As complicated as crisis communications can be, there remain some basics all of us who have lived through one, or more, know. Two things to always remember: Don’t say today what you’ll regret tomorrow and everything you say today is being recorded.
When you violate those, you will probably meet karma and, well, we all know what karma can do. Case in point: Florida Gov. Ron DeSantis.
In May, DeSantis ripped into the media in a tirade about how wrong they were about the virus affecting Florida. According to multiple media reports of that encounter, he said: “So any insinuation otherwise is just typical, partisan narrative trying to be spun and part of the reason is that you've got a lot of people in your profession who waxed poetically for weeks and weeks about how Florida was going to be just like New York. Wait two weeks, Florida is going to be next. Just like Italy, wait two weeks.' Well hell, we're eight weeks away from that and it hasn't happened!”
Oops. Florida is now one of the virus hot spots in the nation. Since July 1, Florida has had more than 47,000 cases, including more than 11,000 on July 4. Sadly, since his comments, more than 1,600 have died in Florida. His remarks were, to say the least, premature and are a classic example of saying things that will either prove not to be true or make it appear you are trying to blame others. The media didn’t wax poetically, it reported what scientists and others were saying was going to happen. And it did.
DeSantis is not the only elected official to make this mistake. That has especially been true during the COVID-19 pandemic. For example:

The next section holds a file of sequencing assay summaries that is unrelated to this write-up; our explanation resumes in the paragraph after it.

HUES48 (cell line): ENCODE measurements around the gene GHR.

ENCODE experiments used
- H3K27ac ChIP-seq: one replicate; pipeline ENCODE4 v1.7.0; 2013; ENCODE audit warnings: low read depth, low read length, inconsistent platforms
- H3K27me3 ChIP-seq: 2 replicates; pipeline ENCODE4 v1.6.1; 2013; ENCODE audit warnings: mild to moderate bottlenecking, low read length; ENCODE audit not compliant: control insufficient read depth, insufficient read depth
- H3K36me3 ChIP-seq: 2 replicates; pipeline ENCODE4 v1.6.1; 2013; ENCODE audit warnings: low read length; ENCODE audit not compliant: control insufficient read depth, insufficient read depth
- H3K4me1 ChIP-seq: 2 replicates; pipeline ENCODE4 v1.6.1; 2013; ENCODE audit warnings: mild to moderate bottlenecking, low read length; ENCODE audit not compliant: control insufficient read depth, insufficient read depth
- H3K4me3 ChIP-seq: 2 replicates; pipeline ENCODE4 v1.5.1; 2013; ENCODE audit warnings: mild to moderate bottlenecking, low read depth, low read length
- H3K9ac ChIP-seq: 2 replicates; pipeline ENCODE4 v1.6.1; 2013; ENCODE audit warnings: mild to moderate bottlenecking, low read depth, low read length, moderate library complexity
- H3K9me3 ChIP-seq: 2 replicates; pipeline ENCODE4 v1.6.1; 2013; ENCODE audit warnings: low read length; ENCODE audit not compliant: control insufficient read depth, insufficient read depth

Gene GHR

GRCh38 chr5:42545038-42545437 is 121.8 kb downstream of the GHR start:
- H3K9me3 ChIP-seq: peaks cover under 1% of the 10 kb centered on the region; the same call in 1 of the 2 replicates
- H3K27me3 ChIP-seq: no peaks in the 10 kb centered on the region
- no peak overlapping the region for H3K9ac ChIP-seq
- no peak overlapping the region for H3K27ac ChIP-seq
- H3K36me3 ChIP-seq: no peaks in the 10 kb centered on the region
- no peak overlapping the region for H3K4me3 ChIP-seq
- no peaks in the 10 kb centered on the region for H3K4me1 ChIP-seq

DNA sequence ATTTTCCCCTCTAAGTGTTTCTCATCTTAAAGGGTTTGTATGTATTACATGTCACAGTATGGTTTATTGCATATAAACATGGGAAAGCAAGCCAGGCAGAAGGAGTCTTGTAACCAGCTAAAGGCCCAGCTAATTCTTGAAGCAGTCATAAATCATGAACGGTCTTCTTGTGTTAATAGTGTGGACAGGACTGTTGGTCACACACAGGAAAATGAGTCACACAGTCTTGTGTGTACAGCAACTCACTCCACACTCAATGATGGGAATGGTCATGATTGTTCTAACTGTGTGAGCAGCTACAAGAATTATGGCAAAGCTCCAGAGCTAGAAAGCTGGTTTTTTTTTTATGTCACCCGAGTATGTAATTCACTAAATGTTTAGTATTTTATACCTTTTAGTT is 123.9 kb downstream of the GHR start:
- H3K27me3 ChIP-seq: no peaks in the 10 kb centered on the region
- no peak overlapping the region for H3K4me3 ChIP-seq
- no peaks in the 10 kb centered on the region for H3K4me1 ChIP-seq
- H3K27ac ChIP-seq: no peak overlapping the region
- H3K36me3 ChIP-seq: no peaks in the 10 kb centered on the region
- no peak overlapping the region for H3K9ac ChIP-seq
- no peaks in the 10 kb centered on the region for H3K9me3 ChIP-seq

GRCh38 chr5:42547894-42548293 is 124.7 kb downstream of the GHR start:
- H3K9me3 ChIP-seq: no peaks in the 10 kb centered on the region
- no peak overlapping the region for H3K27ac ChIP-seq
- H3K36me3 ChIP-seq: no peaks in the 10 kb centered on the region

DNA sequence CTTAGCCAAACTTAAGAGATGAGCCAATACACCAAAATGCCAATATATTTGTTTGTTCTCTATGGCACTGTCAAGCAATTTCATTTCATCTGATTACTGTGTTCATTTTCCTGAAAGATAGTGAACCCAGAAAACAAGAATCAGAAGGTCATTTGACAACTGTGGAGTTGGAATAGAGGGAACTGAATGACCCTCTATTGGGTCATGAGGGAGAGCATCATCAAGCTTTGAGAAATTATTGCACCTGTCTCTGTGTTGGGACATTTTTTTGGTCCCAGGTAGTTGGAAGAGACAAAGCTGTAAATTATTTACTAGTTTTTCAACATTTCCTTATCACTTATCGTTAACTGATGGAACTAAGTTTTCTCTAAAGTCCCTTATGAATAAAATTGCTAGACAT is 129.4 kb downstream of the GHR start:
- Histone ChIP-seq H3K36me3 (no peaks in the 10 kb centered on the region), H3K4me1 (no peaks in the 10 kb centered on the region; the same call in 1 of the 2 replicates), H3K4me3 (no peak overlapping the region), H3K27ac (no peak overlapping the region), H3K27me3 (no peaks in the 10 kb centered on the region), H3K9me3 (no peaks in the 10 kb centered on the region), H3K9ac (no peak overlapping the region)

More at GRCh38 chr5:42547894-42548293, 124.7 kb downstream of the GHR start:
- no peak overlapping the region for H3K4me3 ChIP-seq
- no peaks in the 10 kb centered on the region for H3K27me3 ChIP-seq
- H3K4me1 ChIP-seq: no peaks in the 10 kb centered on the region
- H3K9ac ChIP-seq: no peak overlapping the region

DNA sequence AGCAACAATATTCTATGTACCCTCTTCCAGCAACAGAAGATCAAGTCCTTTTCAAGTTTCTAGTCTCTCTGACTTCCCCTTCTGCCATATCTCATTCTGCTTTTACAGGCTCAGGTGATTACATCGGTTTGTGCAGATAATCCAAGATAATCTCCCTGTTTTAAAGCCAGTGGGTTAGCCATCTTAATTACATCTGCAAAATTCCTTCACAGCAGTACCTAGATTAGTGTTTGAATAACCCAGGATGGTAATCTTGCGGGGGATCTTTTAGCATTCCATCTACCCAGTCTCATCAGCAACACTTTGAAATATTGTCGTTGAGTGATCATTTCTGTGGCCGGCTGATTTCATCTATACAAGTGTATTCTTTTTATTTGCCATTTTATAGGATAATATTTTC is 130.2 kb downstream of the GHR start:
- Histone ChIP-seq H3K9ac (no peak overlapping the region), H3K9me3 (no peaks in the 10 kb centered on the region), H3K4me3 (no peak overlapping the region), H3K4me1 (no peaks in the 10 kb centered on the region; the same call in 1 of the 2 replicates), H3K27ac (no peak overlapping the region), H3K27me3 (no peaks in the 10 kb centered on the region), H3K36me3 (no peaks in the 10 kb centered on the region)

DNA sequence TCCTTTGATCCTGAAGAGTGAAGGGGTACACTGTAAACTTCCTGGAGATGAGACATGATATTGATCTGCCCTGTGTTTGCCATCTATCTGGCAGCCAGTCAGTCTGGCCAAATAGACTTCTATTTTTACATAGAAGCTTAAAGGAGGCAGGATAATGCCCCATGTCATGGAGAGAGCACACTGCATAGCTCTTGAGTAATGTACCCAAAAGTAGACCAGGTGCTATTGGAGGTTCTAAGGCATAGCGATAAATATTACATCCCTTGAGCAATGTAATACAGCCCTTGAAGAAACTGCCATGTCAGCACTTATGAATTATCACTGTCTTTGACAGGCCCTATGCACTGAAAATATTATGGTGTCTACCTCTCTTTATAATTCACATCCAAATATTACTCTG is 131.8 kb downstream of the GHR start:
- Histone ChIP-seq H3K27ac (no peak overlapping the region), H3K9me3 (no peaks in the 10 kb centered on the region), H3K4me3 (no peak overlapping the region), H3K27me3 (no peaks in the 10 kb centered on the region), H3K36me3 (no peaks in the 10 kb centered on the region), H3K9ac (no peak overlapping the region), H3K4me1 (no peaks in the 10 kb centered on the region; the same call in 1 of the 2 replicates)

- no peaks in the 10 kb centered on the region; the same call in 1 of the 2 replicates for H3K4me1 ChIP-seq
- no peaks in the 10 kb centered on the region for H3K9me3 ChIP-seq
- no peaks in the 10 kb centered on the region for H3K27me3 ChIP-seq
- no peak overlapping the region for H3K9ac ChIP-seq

· Multiple officials have repeatedly said the virus is under control. It isn’t.
· Multiple officials have said it was only a few cases. It’s now more than 2.9 million in the U.S.
· Multiple officials have said it’s not as deadly as the flu. More than 129,000 have died from it in the U.S.
· Multiple officials have said heat will kill it. The virus is spiking in Florida, Texas and Arizona, states known for their extreme heat.
· Multiple officials have said the economy is roaring back. The stock market is down 3,000 points from its high in January and nearly 18 million people are unemployed.
All of these statements are now available online and, as with DeSantis, are coming back like the Ghost of Christmas Past to highlight their mistakes. All public figures, especially those in very high profile and/or elected positions, need to think about what they say because those recordings will last long after there are in their positions. But, while they are in their offices, they can be used against them in our current fractured and divided nation.
As an objective observer, I had to wonder where are these leaders’ advisors? People like us who are there to ask the hard questions, point out the potential problems with such comments, and, in some cases, to ask as the conscience of the organization.
Sometimes the hardest part of our jobs is to tell our bosses no. No, saying making that comment is not a good idea. No, that doesn’t help our organization. No, you are not going to look good if you do that.